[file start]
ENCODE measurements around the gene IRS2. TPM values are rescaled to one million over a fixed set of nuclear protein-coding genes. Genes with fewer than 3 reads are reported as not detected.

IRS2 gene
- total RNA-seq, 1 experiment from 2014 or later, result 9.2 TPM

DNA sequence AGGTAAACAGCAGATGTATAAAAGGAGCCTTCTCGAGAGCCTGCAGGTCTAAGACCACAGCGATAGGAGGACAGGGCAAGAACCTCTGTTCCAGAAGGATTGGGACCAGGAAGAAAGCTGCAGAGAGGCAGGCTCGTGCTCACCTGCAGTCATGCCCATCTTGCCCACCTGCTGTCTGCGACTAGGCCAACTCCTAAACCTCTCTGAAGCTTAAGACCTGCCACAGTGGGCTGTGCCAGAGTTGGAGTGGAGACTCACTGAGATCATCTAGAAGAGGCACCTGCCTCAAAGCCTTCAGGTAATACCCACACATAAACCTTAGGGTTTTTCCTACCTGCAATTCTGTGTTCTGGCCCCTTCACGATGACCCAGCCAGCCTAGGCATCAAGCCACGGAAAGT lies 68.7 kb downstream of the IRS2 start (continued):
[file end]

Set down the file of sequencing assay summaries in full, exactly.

ENCODE measurements around the gene IRS2. TPM values are rescaled to one million over a fixed set of nuclear protein-coding genes. Genes with fewer than 3 reads are reported as not detected.

IRS2 gene
- total RNA-seq, 1 experiment from 2014 or later, result 9.2 TPM

DNA sequence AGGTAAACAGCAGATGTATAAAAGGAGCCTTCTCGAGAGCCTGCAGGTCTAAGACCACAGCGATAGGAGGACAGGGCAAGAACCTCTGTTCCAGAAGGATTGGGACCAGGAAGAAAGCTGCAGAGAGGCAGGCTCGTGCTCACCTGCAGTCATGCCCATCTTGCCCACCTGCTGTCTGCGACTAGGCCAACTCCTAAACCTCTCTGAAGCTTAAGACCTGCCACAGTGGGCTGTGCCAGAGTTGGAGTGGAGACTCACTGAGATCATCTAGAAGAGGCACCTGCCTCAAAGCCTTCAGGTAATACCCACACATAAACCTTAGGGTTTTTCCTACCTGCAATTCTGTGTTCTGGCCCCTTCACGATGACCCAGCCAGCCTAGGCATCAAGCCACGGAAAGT lies 68.7 kb downstream of the IRS2 start (continued):